NobleValerian likes this.
  3. GMWolf

    GMWolf aka fel666

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    When i think about what video tutorial to make, i often end up with a coding problem.
    recently though i have been trying to incorporate non code GM features in my tutorials (like this button does that, or you can do this in the room editor, etc).
    I think the main problem for me is that many features dont warant their own videos.
    I have made videos on things such as parenting though. but again, i demostrated the effects through code.
     
  4. seanm

    seanm Member

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    Why must you use drag and drop?
     
  5. GMWolf

    GMWolf aka fel666

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    Its true that DnD looks easier. but yes. I want to tell all DnD users that all there are doing is coding, but with boxes instead of words.
    setting a variable? "foo = 5" instead of draggin a box that says set varaible foo to 5
    bouncing of an object? "move_bounce_solid(true)".

    In the end, many users advanced enough to make learning content find it easier to use code in most instances. though i do use DnD for destroying an object, for example.

    These things can get complex enough when done correctly that setting them up in DnD can take hours, instead of a couple minutes in code.
    Some things are (to my knoledge) impossible using DnD, like setting up grids for example.

    I guess what im saying is that DnD has become harder for more experienced users. Also that since DnD is just coding with pictures, many people argue it isnt truely easier to use.
    Add to that the fact code is better documented and is used by more people... Its only natural we dont see much content for DnD.
     
  6. I need to demonstrate the most amount of functionality, in as little time as possible, as simply as possible, to an extremely diverse age group with no experience coding or making games.
     
  7. Mike

    Mike nobody important GMC Elder

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    So... I did want to comment on the other one before, but as you mentioned it went down hill fast and was closed before I woke up!

    SO!! I'm a big fan of D&D (although I don't use it), and it's going to play a more important role in the future. A friend of mine Erik Ruth who has been using GameMaker for years is a D&D only boy! A few years back we met with him at GDC and the games he showed me were astounding! I couldn't believe it was done with D&D. Here's a couple of videos of his work - including early works. (I love his Team Fortress one, and I've seen a 2D beat-em-up that's not available that would blow your mind)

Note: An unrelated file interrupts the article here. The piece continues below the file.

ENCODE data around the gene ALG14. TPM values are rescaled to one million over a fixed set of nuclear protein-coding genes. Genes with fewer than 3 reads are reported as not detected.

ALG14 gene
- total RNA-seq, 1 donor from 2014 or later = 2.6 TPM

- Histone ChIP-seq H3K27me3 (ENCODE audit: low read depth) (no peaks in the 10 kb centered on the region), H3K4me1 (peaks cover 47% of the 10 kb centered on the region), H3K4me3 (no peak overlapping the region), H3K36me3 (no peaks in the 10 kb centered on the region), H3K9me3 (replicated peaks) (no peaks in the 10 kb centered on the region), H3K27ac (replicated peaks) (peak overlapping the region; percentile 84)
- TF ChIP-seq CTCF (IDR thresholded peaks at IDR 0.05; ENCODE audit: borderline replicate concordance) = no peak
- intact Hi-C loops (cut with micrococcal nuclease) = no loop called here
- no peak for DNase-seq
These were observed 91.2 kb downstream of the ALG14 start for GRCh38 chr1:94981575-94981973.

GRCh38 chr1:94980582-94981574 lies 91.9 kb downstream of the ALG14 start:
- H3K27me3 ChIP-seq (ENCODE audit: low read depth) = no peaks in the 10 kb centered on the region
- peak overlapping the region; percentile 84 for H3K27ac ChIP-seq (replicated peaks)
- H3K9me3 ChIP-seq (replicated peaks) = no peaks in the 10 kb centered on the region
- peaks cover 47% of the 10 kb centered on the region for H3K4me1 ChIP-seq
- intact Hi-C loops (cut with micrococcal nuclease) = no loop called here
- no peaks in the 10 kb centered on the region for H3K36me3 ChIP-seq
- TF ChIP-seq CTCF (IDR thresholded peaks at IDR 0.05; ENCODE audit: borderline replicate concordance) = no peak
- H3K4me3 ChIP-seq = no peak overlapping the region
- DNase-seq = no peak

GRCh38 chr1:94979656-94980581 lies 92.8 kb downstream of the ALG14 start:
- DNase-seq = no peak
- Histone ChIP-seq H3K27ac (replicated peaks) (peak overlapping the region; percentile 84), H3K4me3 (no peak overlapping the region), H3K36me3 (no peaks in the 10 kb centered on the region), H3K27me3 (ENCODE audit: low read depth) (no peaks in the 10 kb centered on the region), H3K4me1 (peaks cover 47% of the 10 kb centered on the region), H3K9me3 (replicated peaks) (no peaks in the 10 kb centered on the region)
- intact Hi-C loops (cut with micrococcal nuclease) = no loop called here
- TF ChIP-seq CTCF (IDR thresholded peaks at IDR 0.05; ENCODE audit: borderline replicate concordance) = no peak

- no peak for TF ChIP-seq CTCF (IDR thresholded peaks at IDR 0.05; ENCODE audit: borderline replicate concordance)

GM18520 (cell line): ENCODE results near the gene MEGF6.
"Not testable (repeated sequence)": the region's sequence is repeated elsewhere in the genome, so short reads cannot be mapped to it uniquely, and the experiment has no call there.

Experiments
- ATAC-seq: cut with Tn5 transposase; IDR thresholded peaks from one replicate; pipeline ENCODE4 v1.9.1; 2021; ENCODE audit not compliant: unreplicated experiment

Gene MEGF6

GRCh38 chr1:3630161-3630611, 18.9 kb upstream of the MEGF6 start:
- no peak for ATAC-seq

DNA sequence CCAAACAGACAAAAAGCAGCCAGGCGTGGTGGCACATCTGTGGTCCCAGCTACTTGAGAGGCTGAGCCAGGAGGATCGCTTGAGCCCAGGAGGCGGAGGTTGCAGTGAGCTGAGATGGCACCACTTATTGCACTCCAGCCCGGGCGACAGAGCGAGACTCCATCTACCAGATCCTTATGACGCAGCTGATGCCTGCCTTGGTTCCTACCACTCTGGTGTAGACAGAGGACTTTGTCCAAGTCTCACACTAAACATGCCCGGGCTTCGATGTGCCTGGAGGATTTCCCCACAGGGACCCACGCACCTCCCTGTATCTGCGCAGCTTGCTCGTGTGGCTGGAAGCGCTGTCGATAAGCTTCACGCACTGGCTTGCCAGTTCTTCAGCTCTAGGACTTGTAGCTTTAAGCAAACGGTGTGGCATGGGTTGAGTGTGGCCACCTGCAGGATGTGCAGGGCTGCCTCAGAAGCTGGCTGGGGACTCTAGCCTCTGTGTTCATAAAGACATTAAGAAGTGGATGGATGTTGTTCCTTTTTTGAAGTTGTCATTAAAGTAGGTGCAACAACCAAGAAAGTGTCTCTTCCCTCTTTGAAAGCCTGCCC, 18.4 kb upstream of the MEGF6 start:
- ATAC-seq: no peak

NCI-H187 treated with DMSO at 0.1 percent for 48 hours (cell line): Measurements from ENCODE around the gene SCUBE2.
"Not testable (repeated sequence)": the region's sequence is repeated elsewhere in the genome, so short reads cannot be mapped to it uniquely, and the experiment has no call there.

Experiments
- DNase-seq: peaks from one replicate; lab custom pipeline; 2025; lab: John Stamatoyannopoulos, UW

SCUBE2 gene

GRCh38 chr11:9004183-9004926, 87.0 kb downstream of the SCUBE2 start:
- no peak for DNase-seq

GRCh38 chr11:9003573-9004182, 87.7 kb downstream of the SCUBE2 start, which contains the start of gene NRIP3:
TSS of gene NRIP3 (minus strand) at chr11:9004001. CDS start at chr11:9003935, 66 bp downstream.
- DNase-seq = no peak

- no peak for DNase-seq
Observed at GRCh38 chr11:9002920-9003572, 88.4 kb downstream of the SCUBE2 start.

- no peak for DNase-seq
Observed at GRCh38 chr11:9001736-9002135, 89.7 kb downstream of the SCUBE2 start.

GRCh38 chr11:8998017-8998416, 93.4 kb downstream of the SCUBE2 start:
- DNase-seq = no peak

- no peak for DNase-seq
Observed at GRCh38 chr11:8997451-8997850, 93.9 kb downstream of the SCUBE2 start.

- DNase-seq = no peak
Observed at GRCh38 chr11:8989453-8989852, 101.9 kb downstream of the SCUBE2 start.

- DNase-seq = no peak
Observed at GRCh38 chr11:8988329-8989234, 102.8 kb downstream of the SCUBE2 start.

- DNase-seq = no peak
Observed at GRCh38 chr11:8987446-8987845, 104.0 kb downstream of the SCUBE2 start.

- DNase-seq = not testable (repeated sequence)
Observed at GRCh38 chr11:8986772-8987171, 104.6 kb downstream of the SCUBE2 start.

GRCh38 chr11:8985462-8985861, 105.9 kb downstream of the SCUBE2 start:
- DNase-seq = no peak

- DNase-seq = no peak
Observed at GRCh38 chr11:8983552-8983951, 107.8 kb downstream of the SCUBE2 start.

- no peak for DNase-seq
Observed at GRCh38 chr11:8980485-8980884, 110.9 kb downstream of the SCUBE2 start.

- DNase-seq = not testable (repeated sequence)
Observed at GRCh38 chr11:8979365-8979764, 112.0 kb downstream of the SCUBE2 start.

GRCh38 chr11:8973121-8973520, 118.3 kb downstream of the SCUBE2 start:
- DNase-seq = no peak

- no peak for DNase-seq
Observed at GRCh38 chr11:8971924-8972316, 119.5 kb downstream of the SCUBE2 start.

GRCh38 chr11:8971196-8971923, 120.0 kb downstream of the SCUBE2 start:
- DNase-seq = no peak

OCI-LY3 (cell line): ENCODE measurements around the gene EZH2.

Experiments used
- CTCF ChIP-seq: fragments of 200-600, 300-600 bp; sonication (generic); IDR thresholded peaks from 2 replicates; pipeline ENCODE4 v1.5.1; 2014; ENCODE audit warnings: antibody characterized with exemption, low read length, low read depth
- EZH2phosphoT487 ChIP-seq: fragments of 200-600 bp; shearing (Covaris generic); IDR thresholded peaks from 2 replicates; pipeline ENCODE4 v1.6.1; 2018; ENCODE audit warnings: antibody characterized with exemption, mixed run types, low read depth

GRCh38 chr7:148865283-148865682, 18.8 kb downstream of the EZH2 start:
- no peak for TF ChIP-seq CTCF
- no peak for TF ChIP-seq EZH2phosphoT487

The reason I show these are you can see it's perfectly possible to make amazing, fun games with D&D. The issue we've had in the past is extending D&D has been a nightmare, so all "new" features to GML were never added to D&D. We are looking to change this going forward (don't ask, I can't tell you).

    D&D is vital for new comers, and not everyone "wants" to progress past it into script. Erik is quite happy D&D-ing and his brain just doesn't work with huge amounts of script. Whenever we have D&D/Script argument, we always use his work as to why it's vital, and whats possible. If you're more a designer that coder, then you might like the look and flow of D&D over scripts - and that's just fine. We hope to extend D&D and add more of the scripting abilities to it, so it'll become even more powerful in the future.
     
  8. Thanks for sharing those videos! I can definitely identify with what you're saying coming from an art/design background. The visualization of the D&D with the event system is a lot easier for me to process than lines and lines of code. I really appreciate the info and examples! Since my project is for people coming into this world for the first time, I want to make the entire process as simple and visual as possible. I can't get them to do a match 3, but it would be nice to do more than click enemies and watch them disappear. I'm still plucking along today with trial and error, trying to make a space invaders sort of concept as cool as possible (tracking lifetime kills, achievements, etc). I dropped a brick breaker concept that was kinda fun, but a little more static and less exciting.